The Senate is expected to debate the ban on HIV+ travelers this month as part of Bush's global AIDS relief package. The United States remains one of only 13 nations -- including Iraq, Qatar and Armenia -- to ban HIV+ foreign visitors and immigrants.
The U.S. has faced harsh criticism internationally for having one of the most restrictive immigration policies for HIV+ foreigners. It prompted a boycott of the U.S. by prominent AIDS advocacy and research groups, which have not held a major international conference in the U.S. since the early 1990s.
Even if Congress removes the anti-HIV language from the immigration law, it would fall to Health and Human Services to decide whether HIV should remain on the list of diseases that bar entry to the U.S., which include tuberculosis, leprosy and gonorrhea.
According to U.S. State Department statistics, 938 immigration applicants were denied admission to the U.S. in 2007 because they had a communicable disease. The U.S. does not require HIV tests for all foreign visitors -- only for people planning to immigrate permanently. However, short-term visitors are asked in the visa application process whether they have a communicable disease. People who don't disclose their status have been known to be stopped in customs when found with HIV meds and refused entry.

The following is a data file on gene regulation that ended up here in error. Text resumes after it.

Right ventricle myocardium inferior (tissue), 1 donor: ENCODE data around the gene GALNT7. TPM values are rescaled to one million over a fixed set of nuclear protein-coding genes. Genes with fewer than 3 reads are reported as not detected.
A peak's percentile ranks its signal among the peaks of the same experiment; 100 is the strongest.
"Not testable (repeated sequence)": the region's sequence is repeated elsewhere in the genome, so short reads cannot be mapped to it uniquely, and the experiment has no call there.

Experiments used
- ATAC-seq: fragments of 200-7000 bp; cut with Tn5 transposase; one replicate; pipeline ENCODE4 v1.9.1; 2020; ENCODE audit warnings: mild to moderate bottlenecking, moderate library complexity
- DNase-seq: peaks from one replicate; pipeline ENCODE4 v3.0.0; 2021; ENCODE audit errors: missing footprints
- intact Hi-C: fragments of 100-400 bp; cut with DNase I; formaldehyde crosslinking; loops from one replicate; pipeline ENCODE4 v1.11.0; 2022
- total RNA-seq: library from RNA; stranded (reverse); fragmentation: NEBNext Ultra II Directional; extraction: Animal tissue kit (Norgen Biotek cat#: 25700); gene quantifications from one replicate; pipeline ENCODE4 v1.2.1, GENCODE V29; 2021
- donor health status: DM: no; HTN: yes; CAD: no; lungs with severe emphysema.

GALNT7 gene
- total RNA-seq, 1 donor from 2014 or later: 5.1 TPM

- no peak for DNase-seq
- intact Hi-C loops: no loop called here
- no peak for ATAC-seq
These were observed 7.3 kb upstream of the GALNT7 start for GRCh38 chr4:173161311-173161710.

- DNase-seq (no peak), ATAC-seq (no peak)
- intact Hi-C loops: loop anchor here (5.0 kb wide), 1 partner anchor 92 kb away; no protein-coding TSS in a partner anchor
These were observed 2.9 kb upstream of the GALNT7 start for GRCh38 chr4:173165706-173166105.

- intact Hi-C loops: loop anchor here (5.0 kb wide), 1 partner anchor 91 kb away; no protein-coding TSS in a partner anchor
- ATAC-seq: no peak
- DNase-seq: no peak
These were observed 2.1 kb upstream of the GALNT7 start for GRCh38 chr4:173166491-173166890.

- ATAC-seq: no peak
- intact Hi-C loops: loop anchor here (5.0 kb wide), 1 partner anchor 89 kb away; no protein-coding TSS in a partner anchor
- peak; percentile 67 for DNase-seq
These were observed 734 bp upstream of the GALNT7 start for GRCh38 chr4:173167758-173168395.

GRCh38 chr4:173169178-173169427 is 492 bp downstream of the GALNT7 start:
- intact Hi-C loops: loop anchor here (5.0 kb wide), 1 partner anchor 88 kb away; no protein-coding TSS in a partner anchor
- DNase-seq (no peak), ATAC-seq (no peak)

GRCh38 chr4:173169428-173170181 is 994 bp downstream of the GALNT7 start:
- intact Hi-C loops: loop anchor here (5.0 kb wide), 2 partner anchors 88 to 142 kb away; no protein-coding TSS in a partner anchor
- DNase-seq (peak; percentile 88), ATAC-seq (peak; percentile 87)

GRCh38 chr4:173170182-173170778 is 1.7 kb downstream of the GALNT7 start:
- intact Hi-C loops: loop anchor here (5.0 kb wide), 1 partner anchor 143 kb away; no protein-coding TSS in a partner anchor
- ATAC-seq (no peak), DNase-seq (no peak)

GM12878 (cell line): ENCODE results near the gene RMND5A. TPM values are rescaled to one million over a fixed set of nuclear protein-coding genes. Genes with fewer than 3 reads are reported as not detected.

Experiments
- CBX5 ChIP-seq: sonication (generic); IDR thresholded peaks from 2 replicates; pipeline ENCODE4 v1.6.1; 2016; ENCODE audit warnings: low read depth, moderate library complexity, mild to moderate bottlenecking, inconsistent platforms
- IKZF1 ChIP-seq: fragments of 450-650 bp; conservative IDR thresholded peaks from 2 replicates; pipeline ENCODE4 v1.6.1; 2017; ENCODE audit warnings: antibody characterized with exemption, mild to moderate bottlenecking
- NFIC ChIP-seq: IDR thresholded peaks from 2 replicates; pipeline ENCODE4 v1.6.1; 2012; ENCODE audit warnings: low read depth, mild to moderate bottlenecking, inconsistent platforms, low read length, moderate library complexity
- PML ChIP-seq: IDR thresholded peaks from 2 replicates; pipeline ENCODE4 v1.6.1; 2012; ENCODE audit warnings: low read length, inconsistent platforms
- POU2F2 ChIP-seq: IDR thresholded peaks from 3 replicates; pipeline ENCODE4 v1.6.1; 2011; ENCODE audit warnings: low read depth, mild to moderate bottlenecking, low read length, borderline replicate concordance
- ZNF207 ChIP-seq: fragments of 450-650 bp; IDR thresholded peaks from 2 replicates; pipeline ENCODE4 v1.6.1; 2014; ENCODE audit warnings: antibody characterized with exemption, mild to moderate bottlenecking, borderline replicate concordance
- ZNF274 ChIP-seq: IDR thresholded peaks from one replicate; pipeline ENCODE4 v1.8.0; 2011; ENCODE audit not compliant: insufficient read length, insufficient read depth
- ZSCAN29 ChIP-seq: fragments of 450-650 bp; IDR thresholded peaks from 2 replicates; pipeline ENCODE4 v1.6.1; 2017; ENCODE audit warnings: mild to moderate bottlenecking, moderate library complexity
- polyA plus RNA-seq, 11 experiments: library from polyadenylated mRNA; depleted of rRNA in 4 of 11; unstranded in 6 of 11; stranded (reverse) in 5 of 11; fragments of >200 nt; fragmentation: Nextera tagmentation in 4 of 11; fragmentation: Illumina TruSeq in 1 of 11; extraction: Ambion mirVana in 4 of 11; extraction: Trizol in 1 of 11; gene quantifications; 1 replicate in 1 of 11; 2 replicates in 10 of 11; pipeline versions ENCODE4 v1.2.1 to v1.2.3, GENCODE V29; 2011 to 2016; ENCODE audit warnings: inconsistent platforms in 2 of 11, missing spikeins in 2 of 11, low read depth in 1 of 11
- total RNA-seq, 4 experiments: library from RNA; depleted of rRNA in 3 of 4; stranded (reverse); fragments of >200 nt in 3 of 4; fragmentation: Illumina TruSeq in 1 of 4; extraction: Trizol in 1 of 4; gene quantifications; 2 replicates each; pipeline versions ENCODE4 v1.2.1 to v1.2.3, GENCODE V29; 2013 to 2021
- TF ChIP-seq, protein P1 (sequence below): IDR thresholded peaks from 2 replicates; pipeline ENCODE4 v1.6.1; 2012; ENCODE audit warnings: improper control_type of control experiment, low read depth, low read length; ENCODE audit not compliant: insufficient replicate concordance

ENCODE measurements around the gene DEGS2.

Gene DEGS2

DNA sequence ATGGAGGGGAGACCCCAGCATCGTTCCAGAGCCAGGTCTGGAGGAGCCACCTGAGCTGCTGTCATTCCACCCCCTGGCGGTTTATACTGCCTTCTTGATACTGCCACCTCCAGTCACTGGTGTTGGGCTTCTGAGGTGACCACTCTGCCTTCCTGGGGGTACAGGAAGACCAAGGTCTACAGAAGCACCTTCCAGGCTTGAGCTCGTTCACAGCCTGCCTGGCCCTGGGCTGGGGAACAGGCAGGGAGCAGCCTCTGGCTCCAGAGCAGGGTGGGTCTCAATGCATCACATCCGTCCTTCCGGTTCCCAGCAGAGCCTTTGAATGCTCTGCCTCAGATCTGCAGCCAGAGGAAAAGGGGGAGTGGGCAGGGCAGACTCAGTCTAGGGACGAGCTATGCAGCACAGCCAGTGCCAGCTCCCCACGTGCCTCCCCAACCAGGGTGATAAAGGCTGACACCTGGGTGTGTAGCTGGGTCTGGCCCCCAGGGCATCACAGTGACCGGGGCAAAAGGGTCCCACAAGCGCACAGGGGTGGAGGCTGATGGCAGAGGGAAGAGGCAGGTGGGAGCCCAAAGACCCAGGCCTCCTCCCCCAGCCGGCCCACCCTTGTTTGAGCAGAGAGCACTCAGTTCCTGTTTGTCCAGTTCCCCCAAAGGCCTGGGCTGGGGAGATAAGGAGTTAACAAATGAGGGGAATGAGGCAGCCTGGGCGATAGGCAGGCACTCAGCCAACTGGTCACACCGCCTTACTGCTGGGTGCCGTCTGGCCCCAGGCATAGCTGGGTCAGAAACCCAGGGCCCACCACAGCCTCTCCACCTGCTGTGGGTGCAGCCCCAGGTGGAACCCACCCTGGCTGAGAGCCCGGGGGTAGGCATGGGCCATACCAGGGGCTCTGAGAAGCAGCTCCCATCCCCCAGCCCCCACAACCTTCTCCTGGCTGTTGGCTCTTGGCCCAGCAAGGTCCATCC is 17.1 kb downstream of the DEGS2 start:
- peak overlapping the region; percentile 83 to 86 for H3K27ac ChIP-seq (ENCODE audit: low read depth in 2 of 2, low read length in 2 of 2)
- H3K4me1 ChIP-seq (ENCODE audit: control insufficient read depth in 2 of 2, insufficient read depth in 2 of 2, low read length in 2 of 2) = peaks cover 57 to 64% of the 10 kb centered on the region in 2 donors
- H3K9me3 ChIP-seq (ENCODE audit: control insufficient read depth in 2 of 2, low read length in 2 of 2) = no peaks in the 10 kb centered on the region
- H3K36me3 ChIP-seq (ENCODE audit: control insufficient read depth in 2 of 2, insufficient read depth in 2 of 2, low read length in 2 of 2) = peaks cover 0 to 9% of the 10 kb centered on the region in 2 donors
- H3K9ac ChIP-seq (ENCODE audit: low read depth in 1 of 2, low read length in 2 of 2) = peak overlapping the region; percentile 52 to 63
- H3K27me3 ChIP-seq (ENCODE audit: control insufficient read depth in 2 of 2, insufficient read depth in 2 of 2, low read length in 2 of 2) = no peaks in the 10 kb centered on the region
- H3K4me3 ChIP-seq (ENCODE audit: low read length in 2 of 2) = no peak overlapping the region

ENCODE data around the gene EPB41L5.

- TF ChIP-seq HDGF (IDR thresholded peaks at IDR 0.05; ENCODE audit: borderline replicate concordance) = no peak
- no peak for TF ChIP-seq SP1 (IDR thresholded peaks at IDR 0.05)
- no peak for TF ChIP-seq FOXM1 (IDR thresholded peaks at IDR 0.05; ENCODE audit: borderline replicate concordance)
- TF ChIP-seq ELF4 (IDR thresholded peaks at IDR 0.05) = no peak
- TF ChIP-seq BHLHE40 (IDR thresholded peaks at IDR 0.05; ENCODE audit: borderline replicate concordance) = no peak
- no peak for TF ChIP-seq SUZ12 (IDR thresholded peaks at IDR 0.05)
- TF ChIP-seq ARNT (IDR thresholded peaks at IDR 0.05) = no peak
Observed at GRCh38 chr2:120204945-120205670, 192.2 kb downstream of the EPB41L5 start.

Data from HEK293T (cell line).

Bush has said he supports the ban remaining in place, even though he recently got a special waiver for Tatu Msangi, a nurse and single mother from Tanzania, from this horrific ban just to parade her as an example of how much they care during his last State of the Union.
I hope Congress and HHS have the intelligence to end this draconian and bias-based ban that is used to keep hundreds of HIV+ individuals from visiting the U.S. every year. Bigoted bans like this only further serve to instill misinformation and fear about people living with HIV. Getting rid ot it is long overdue.